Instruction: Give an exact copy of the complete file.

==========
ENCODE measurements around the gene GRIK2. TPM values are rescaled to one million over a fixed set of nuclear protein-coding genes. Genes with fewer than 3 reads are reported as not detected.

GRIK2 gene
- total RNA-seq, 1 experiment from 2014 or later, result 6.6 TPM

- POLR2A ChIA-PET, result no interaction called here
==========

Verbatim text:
ENCODE measurements around the gene GRIK2. TPM values are rescaled to one million over a fixed set of nuclear protein-coding genes. Genes with fewer than 3 reads are reported as not detected.

GRIK2 gene
- total RNA-seq, 1 experiment from 2014 or later, result 6.6 TPM

- POLR2A ChIA-PET, result no interaction called here